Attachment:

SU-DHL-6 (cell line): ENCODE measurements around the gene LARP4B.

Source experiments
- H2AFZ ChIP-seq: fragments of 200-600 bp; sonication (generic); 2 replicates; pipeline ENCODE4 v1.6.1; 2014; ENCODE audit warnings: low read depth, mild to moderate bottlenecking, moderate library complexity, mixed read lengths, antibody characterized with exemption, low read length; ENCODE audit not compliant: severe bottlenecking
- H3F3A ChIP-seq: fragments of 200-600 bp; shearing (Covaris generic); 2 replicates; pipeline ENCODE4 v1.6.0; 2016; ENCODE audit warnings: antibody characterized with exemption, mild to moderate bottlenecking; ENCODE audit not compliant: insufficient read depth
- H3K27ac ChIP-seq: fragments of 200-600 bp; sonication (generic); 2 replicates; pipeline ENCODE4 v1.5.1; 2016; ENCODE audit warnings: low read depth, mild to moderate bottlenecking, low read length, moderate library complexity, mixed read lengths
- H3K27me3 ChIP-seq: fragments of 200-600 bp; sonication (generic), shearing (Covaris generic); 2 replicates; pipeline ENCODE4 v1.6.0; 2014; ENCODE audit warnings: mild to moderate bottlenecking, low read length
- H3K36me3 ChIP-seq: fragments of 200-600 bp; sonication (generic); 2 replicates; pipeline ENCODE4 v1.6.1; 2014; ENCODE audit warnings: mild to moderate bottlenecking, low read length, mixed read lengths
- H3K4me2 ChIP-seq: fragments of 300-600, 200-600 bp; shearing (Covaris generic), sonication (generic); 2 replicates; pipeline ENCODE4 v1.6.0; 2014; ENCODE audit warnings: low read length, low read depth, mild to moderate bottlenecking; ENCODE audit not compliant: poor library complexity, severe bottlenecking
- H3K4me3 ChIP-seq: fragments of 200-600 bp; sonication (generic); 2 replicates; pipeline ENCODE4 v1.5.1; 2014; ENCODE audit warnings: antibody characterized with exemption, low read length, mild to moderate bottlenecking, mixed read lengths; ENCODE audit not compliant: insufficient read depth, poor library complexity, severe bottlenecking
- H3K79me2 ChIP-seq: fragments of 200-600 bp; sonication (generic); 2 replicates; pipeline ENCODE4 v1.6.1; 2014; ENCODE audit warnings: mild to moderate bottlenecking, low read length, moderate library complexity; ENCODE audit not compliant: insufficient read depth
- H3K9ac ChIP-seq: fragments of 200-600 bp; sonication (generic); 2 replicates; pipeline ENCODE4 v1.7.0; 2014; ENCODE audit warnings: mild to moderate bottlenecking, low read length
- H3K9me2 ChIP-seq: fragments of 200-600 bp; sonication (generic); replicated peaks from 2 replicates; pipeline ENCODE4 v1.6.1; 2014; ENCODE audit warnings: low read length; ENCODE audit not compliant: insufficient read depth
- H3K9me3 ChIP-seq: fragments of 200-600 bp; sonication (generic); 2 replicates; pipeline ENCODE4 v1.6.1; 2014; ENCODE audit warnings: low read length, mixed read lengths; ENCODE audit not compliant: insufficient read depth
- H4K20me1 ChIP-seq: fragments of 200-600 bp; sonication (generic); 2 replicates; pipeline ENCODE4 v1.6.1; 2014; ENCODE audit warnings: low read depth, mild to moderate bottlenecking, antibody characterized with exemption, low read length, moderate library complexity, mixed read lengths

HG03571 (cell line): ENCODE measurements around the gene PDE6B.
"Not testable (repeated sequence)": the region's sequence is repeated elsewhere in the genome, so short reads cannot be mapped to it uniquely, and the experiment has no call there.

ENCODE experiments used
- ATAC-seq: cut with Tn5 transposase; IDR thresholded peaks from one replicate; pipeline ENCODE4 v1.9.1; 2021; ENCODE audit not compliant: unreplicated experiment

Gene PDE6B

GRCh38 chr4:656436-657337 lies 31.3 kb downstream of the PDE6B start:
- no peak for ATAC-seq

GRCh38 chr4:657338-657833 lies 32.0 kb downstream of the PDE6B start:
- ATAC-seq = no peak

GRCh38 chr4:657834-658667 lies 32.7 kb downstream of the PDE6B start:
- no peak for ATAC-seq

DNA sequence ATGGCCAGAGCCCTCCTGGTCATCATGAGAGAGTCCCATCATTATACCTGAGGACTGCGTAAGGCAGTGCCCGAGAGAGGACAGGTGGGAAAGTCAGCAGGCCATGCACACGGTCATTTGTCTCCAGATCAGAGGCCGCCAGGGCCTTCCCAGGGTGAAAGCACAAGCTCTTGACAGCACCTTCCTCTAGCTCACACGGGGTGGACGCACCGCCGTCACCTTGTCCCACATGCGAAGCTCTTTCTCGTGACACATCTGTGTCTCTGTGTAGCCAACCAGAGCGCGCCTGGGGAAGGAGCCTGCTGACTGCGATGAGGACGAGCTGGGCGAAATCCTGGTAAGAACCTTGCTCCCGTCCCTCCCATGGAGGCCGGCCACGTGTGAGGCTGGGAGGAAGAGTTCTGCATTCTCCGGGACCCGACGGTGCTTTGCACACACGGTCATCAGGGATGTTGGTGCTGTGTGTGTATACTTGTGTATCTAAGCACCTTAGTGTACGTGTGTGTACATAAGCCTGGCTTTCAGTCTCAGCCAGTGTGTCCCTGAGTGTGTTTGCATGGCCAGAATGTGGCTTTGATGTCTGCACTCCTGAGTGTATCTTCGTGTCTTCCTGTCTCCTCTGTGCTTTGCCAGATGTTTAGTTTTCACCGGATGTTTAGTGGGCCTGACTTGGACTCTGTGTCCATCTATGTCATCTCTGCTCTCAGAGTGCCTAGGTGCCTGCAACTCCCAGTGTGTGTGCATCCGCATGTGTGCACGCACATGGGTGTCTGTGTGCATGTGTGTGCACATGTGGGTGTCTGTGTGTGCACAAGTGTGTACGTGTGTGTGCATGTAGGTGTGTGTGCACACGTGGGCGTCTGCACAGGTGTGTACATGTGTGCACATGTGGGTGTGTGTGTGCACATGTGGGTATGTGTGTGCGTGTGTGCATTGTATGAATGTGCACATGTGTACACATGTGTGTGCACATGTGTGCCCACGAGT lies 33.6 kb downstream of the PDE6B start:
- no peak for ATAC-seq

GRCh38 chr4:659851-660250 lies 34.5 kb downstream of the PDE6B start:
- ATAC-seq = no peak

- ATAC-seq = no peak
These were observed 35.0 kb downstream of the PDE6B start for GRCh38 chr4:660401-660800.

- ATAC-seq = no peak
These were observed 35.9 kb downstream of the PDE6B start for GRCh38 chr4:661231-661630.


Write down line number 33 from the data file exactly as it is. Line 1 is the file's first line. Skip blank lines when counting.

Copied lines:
These were observed 35.9 kb downstream of the PDE6B start for GRCh38 chr4:661231-661630.